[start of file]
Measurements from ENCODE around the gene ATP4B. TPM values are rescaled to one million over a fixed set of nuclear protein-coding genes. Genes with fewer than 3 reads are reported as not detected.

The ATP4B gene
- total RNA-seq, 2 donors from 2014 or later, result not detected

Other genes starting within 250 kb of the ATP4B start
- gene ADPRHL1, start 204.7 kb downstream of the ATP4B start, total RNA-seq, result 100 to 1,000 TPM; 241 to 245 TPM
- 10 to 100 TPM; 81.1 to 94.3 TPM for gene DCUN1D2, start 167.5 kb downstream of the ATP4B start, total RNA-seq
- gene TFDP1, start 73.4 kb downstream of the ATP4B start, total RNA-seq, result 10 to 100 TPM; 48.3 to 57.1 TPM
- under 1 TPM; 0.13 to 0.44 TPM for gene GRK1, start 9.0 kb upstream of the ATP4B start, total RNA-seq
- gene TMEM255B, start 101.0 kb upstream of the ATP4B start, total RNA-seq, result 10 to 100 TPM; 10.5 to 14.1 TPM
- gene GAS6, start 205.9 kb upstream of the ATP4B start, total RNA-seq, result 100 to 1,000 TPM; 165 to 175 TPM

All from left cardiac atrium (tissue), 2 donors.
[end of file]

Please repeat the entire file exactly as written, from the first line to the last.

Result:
Measurements from ENCODE around the gene ATP4B. TPM values are rescaled to one million over a fixed set of nuclear protein-coding genes. Genes with fewer than 3 reads are reported as not detected.

The ATP4B gene
- total RNA-seq, 2 donors from 2014 or later, result not detected

Other genes starting within 250 kb of the ATP4B start
- gene ADPRHL1, start 204.7 kb downstream of the ATP4B start, total RNA-seq, result 100 to 1,000 TPM; 241 to 245 TPM
- 10 to 100 TPM; 81.1 to 94.3 TPM for gene DCUN1D2, start 167.5 kb downstream of the ATP4B start, total RNA-seq
- gene TFDP1, start 73.4 kb downstream of the ATP4B start, total RNA-seq, result 10 to 100 TPM; 48.3 to 57.1 TPM
- under 1 TPM; 0.13 to 0.44 TPM for gene GRK1, start 9.0 kb upstream of the ATP4B start, total RNA-seq
- gene TMEM255B, start 101.0 kb upstream of the ATP4B start, total RNA-seq, result 10 to 100 TPM; 10.5 to 14.1 TPM
- gene GAS6, start 205.9 kb upstream of the ATP4B start, total RNA-seq, result 100 to 1,000 TPM; 165 to 175 TPM

All from left cardiac atrium (tissue), 2 donors.